Hotdog Headaches: Are Microbes To Blame?

by | Apr 6, 2021 |

BBQ season is a time-honoured tradition, synonymous with sunny days, casual banter, ice-cold beers and hotdogs. Whilst a mouthwatering treat for some, hotdogs and the chemicals they contain can be a nightmare, sending a migraineur home with their head between their hands. New research suggests that it may not just be the chemicals in hotdogs that are responsible for the onset of migraines, but the tiny organisms living inside the body as well.

Certain foods, such as processed meats, leafy vegetables and chocolate and food additives consist of nitrate-containing compounds. These dietary nitrates, naturally occurring chemicals containing nitrogen and oxygen, significantly contribute to nitric oxide formation in the body, a chemical which has been linked to the development of migraines (1).

Produced by many cells in the body, nitric oxide is vital for blood vessel health, smooth muscle relaxation, immune system modulation, vasodilation and cell signaling just to name a few (2). As per the old adage, there can be too much of a good thing. Too much nitric oxide in the brain of a person sensitive to the chemical has been shown to induce to migraines (3).

For example, one of nitric oxide’s functions is to open veins wider, increasing blood flow and bringing in more oxygen. While great for most athletes, increased levels of nitric oxide seen after intense exercise might not be so great for those sensitive to the chemical, many of whom go onto suffer migraines shortly after their workout (4).

Another way nitric oxide is implicated in migraine is through the enzyme nitric oxide synthase which catalyses the production of nitric oxide. It’s been shown that inhibition of this enzyme for treatment of spontaneous migraine attacks is effective in 60% of patients (5)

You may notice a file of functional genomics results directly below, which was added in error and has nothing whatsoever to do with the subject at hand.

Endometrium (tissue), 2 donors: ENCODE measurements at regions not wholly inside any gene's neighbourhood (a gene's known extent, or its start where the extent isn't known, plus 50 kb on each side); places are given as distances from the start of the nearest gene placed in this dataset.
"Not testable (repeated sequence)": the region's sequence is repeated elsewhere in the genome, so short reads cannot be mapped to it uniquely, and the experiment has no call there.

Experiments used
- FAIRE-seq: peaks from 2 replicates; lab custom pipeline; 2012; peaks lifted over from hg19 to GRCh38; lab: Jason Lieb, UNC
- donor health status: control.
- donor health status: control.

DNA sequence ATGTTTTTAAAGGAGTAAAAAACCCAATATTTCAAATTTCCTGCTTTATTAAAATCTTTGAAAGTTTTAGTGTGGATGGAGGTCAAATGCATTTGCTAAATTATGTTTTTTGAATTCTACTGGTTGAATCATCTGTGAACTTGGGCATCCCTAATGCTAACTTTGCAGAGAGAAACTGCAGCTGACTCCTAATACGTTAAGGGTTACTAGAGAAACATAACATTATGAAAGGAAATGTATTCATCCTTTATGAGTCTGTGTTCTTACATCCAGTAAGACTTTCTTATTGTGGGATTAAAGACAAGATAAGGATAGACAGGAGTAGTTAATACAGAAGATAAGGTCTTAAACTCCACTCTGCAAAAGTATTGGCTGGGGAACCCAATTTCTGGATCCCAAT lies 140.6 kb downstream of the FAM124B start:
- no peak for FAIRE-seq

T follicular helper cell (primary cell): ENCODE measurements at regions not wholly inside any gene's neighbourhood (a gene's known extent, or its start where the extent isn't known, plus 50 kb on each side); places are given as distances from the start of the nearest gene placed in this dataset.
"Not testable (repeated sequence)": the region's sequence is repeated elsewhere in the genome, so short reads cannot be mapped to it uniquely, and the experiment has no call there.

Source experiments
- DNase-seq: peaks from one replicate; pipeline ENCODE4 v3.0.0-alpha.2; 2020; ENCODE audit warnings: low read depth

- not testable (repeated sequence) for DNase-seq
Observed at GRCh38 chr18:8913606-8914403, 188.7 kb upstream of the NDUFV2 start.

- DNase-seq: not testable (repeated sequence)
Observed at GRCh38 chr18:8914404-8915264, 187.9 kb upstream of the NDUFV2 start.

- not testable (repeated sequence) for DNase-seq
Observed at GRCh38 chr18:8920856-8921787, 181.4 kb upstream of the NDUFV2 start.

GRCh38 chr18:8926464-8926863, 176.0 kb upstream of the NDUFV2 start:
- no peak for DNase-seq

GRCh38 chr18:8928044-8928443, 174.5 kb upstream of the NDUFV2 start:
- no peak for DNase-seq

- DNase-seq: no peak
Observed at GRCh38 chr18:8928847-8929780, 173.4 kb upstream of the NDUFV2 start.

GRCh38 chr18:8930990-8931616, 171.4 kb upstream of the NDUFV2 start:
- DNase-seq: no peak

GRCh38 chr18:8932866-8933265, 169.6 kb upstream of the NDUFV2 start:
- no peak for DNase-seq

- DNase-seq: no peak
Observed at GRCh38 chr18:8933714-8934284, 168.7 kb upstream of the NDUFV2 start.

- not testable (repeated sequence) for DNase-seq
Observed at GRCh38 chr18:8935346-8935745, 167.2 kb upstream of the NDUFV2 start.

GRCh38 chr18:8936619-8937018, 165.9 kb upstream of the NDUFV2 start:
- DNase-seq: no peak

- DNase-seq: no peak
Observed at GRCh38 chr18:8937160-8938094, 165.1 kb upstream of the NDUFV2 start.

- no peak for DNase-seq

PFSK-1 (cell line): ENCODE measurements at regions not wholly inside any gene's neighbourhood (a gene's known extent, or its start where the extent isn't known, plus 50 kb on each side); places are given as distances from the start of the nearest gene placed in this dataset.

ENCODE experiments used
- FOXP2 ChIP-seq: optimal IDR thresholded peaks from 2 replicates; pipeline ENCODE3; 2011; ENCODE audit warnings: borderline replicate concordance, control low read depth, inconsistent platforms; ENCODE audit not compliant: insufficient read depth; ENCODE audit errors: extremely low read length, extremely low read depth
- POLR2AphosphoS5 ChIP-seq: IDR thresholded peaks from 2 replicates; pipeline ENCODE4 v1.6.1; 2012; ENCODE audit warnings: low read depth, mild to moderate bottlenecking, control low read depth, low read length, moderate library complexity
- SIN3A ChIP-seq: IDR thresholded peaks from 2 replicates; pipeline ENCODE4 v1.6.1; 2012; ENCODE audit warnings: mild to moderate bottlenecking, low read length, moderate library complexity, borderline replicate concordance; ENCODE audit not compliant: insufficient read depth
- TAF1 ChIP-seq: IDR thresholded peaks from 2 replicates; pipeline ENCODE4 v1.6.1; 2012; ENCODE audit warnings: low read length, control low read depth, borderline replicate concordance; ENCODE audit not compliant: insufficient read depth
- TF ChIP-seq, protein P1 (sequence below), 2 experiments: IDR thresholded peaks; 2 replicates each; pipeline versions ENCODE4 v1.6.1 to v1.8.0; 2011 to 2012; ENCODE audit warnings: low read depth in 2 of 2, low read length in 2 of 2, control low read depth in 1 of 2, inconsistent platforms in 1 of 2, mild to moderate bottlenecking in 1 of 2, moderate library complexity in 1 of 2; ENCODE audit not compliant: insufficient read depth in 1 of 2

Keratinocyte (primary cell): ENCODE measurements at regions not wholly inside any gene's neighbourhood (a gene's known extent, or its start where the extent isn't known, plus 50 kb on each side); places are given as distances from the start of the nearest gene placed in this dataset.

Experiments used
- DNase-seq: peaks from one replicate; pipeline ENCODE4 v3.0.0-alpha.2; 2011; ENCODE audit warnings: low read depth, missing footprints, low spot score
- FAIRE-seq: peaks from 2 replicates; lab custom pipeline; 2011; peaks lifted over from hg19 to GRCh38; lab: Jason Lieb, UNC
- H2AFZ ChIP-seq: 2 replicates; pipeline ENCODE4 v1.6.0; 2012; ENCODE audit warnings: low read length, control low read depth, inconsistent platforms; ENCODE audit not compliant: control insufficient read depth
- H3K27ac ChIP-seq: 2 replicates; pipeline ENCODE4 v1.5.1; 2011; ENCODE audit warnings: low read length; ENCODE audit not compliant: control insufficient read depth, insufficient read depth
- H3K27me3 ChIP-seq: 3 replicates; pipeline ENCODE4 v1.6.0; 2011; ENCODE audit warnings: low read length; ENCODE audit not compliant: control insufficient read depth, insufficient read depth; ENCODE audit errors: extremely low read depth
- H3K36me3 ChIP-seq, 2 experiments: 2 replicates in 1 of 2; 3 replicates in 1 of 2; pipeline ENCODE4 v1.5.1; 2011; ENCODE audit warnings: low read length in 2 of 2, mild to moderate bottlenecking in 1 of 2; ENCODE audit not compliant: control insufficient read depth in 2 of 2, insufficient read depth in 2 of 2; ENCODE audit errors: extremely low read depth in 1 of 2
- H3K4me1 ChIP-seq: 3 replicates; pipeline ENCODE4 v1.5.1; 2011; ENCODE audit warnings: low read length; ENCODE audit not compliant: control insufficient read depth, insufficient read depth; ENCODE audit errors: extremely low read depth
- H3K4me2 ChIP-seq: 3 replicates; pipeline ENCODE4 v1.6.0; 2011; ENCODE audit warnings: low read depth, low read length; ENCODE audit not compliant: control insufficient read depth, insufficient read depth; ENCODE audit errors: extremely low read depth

Now that we know there’s a correlation between nitric oxide and migraines, where do microbes fit into the picture?

A study conducted by Rob Knight and his team (6) looked into the types of microbes in the mouth and the levels of nitric oxide they produce.

Certain bacterial genes such as nitrate reductase, nitrite reductase and nitric oxide reductase are involved in the modulation of nitric oxide. Healthy participants submitted oral and faecal samples for sequencing. A connection was determined between the presence and abundance of nitrate, nitrite and nitric oxide reductase genes in the samples and the self-reported migraine status of participants. Results showed that migraine sufferers had a higher amount of these genes than non-migraineurs indicating that nitrate-reducing bacteria in the mouth could be contributing to migraine-triggering levels of nitric oxide in the body.

Whilst causal evidence is still required to determine the link between nitrate-, nitrite-, and nitric oxide-reducing bacteria and migraines, these correlation studies suggest an explanation for why some people are more susceptible to migraines than others and why particular foods act as migraine triggers. In the future, treatments may involve altering the balance of bacteria in the mouth in order to prevent migraines, a type of “probiotic mouthwash” so to speak.

It is intriguing to speculate that such small organisms living in our bodies could be responsible for one of the worst pains known to humans. Whilst the mechanistic connection between nitrates, gut microbes and migraine is yet to be determined, one thing is clear – if you’re at a BBQ serving hotdogs and are prone to migraines, opt for the chicken skewers instead.

Brigid xx



(1) Gallai, V., Sarchielli, P. Nitric oxide in primary headaches. J Headache Pain 1, 145–154 (2000).

(2) Henderson, William R., and Neil H. Raskin. “”Hot-dog Headache”: Individual Susceptibility To Nitrate.” The Lancet, 1972, Accessed 7 April 2021.

(3) S. Moncada and E. A. Higgs, “Endogenous nitric oxide: physiology, pathology and clinical relevance,” European Journal of Clinical Investigation, vol. 21, no. 4, pp. 361–374, 1991.

(4) Davis, Jeanie Lerche. “Does Exercise Trigger Your Migraines?” WebMD, 2001, Accessed 7 April 2021.

(5) Nitric oxide synthase inhibition in migraine. Lassen, L H, et al. 1997, Lancet, p. 349.

(6) Knight, Rob. “Migraines Are Correlated with Higher Levels of Nitrate-, Nitrite-, and Nitric Oxide-Reducing Oral Microbes in the American Gut Project Cohort.” mSystems, vol. 2, no. 2, 2017, pp. 17-23,

DISCLAIMER: This article is for informational purposes only. It is not intended to constitute or be a substitute for professional medical advice, diagnosis, or treatment. 


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